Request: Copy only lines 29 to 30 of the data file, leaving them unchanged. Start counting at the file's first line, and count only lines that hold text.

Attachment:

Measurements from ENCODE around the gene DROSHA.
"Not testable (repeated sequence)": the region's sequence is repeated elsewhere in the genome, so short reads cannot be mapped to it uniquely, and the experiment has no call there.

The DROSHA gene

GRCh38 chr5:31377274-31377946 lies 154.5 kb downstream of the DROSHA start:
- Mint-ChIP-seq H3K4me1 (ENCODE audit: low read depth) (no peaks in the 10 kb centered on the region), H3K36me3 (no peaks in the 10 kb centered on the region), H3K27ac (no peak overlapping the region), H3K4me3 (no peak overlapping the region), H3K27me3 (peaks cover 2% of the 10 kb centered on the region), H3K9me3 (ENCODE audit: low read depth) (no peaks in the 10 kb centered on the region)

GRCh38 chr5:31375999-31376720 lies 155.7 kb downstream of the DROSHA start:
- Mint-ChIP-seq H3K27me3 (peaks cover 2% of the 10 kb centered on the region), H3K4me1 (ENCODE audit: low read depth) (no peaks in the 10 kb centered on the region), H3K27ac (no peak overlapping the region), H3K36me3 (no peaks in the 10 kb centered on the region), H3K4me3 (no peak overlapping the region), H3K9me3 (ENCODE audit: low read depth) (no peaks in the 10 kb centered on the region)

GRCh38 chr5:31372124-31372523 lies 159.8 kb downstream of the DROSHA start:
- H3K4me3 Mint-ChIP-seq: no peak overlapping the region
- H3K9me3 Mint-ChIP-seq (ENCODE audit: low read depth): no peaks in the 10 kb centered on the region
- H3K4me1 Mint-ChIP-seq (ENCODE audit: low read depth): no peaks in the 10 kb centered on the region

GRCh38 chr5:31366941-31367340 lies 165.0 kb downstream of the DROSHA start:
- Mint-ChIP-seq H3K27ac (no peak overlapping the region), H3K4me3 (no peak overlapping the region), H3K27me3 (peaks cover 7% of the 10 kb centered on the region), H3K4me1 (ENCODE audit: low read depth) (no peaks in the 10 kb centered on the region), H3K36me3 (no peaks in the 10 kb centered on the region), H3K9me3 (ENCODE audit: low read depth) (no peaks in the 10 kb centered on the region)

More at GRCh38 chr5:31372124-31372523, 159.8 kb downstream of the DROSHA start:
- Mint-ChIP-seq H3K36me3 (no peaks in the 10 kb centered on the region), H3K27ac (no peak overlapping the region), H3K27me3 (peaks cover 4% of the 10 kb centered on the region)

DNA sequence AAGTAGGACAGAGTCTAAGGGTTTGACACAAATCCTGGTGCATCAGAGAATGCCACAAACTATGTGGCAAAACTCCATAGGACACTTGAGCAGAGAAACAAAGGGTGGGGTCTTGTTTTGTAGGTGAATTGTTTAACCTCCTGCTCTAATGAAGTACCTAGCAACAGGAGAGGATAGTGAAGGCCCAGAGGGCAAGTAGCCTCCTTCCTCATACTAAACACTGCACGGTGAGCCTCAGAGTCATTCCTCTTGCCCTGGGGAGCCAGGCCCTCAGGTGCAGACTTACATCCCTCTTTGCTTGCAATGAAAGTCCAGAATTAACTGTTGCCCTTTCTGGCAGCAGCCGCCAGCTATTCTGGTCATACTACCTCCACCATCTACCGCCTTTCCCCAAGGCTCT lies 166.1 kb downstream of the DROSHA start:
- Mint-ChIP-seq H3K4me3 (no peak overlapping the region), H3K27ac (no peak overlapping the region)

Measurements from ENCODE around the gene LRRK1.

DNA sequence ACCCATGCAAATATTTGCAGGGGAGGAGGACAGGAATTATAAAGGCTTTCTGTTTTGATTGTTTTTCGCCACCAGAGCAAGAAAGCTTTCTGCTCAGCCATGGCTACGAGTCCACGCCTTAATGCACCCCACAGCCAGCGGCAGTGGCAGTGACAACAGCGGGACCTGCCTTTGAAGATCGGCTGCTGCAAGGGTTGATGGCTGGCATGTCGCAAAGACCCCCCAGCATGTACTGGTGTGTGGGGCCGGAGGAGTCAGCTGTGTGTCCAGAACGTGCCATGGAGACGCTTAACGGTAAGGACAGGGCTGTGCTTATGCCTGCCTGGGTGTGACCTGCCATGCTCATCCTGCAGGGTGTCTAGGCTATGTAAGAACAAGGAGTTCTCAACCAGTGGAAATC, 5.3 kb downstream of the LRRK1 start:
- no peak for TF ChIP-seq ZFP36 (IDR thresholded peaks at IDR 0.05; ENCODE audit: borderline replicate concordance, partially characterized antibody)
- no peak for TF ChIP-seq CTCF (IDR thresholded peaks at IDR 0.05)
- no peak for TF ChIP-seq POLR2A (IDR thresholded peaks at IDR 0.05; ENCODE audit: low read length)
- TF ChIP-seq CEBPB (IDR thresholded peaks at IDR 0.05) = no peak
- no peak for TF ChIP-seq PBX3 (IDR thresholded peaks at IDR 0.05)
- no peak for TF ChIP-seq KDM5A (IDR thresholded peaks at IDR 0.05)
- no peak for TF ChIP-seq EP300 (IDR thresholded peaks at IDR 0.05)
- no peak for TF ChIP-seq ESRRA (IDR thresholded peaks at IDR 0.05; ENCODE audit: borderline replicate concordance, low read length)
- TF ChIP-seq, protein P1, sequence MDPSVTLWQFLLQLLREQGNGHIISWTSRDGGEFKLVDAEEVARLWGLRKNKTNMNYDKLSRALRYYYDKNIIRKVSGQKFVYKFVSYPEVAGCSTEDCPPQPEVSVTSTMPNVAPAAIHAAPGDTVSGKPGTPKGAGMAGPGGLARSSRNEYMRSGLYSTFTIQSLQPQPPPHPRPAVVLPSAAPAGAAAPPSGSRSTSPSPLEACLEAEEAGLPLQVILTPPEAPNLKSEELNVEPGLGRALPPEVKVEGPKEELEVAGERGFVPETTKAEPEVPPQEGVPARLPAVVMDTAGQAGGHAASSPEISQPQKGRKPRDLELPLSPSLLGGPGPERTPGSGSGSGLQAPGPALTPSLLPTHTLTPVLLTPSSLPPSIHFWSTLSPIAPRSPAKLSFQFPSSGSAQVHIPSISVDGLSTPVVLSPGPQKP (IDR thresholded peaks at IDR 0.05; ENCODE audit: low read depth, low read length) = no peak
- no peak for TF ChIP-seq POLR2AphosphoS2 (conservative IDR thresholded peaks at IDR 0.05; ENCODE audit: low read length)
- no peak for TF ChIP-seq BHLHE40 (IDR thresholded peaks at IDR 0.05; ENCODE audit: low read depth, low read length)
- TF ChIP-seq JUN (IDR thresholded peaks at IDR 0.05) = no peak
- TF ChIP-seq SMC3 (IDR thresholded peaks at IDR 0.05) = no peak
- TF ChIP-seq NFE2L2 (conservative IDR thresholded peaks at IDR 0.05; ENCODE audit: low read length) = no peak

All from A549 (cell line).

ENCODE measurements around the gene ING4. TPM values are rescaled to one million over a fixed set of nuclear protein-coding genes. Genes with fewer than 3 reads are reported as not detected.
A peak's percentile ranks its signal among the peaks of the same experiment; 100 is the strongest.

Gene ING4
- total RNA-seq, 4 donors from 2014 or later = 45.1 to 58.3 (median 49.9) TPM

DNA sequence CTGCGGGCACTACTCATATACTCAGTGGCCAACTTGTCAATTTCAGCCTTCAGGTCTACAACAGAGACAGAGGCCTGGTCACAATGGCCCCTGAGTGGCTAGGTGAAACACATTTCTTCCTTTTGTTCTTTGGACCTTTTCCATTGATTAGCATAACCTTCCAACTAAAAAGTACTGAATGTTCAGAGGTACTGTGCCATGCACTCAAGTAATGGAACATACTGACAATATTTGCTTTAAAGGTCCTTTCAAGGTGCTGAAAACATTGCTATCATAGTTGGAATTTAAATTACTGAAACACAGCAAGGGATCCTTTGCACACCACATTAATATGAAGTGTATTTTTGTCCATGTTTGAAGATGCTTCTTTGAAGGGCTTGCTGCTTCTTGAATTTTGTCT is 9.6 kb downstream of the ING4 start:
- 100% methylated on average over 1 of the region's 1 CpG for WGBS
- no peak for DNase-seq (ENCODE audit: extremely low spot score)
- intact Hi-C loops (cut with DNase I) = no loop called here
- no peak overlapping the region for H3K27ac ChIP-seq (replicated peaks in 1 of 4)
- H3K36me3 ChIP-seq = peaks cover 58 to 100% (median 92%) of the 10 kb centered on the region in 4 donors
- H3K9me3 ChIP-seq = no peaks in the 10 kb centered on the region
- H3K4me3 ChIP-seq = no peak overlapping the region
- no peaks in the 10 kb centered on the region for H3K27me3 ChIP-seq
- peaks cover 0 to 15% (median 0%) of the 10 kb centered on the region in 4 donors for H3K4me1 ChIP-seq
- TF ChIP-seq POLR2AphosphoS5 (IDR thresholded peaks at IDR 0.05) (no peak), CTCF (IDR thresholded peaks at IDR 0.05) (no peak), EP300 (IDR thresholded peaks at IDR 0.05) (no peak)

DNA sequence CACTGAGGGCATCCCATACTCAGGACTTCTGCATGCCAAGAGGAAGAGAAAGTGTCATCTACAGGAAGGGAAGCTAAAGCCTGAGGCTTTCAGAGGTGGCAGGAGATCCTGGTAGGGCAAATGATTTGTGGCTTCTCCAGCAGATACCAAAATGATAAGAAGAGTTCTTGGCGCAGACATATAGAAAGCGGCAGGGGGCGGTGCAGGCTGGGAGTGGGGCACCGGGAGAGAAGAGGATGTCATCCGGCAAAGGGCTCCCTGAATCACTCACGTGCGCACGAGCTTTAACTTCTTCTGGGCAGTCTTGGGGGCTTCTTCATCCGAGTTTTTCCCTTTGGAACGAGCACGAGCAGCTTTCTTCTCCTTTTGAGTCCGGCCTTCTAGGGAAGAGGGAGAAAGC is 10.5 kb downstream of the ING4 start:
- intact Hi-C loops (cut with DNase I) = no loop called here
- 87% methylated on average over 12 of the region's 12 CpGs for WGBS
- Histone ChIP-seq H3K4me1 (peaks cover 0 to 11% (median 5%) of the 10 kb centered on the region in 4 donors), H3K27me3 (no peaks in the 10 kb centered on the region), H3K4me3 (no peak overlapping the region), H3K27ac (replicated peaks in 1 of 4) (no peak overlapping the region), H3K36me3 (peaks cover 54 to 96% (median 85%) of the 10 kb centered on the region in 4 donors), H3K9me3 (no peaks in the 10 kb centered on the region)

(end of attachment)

- no peak for TF ChIP-seq POLR2AphosphoS2 (conservative IDR thresholded peaks at IDR 0.05; ENCODE audit: low read length)
- no peak for TF ChIP-seq BHLHE40 (IDR thresholded peaks at IDR 0.05; ENCODE audit: low read depth, low read length)